Maintaining Work-Life Balance During the Pandemic
Keeping school and personal life separate, always a struggle for teachers, is even more difficult when they’re both in the same place.
One of the hardest parts of teaching from home is the increasing blur between work mode and home mode. Many of us are struggling to find anything resembling a balance when teaching from home, but the uncertainty around when schools will reopen makes finding the balance even more important.
HOW TO MAINTAIN WORK-LIFE BALANCE
Develop beginning-of-day and end-of-day routines: In the morning, this could mean turning on all the lamps, opening the blinds, and making a cup of coffee. When the day is over, reverse the routine: Close the blinds and turn off the lamps. You may find that the physical act of closing your laptop or moving it onto a shelf, into a drawer, or back into its bag is a signal to end the working day. If you have a home office with a door, close the door and walk away.
Check email and notifications at a designated time: The first week of working from home, I thought I might cry when I could hear my inbox notifications while trying to eat dinner. I wanted to both enjoy my break and help my students, and I was torn. After speaking with administrators, faculty at my school were given an ‘end of day’ time for email responses, which I found helpful. Some teachers may find it’s easiest to schedule times during the day to check and respond to emails—especially if they’re trying to juggle children at their own homes as well. Making these times known to others can help avoid miscommunication.
Along the same lines, if your home office space is 10 feet away, do you really need to keep your work email enabled on both your phone and your computer? The answer may be yes due to school requirements, but you may find it more helpful to only check email on your computer—that way, when the school day ends, you can close your computer and walk away from the pings and the temptation to check your inbox.
Focus on the task in front of you: If you’re typing feedback to students on a shared document, mute other devices so you won’t be distracted by notifications. Set a timer for how long you plan to work on one task, then move on to the next one. Be flexible with yourself—you may not be able to finish the task in the time you allot, but you’ll have a better sense for next time.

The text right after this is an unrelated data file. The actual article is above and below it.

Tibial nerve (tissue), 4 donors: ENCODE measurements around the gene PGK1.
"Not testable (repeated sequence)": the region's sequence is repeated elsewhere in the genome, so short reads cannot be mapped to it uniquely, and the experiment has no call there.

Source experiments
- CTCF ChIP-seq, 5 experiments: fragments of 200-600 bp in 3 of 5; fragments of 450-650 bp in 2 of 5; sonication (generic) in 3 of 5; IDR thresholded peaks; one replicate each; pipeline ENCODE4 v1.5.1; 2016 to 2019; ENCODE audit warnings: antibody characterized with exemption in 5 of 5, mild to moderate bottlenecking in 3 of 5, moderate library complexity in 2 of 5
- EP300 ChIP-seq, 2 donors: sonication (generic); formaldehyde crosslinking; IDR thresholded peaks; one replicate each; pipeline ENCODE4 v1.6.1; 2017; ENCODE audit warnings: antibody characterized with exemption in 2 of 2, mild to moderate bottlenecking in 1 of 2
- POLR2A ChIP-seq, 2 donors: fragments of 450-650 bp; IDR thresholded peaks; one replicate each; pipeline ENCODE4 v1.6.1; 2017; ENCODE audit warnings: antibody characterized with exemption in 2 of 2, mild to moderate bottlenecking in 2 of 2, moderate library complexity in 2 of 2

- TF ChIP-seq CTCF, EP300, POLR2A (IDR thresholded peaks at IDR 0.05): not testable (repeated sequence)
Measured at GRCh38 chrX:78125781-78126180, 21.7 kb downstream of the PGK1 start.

Add screen-free breaks during the day: Giving ourselves breaks from screens—both work-related and news-related—can be refreshing. Schedule a walk outside or play time with a pet. A coworker challenged me to complete a mile outside every day, and I’ve found this time without my phone freeing. Having a screen-free lunch with a spouse or family member (even if just a few days a week) can provide the same relief.
Find space for something you love: This could be carving out time to listen to music, exercise, FaceTime a friend, complete a puzzle, or work on an art piece.
If your mental health would improve, schedule one day to work late: Perhaps planning on Monday evenings will help you prepare for the week, or maybe working later on Fridays would clear your mind to enjoy the weekend. Negotiate with yourself, if needed: I’ll work later on Monday and spend all of Tuesday after 4pm playing backyard games with my family.
Incorporate mindful practices into your routine: Using a mindfulness app may help signal to your brain that it’s time to reset. Even five minutes of mindful breathing can work like a Zamboni for the brain, clearing out clutter and allowing thoughts to resettle. Most mindful apps have both guided meditations and timers to help, and there are plenty of free options, such as Headspace, Calm, or Insight Timer.
Recognize that being a robot does not produce the best version of yourself: Taking breaks and setting boundaries for work hours and non-work hours will breathe more life into your teaching practice. Many teachers are parents or spouses, and, just as the teacher-student relationship needs attention, those relationships deserve care, too.
Many teachers report feeling guilty while working from home, whether because they can’t help students as much as they could previously, don’t feel they’re fully investing in their own children, or don’t have patience for others because their fuses are short. The best we can do right now is to give ourselves grace and reflect that grace onto others. Part of that requires clear communication: Ask for what you need from others (including administration), help others when you can, and remember that needs differ from person to person. Setting boundaries is one form of resilience that will help long into the future.
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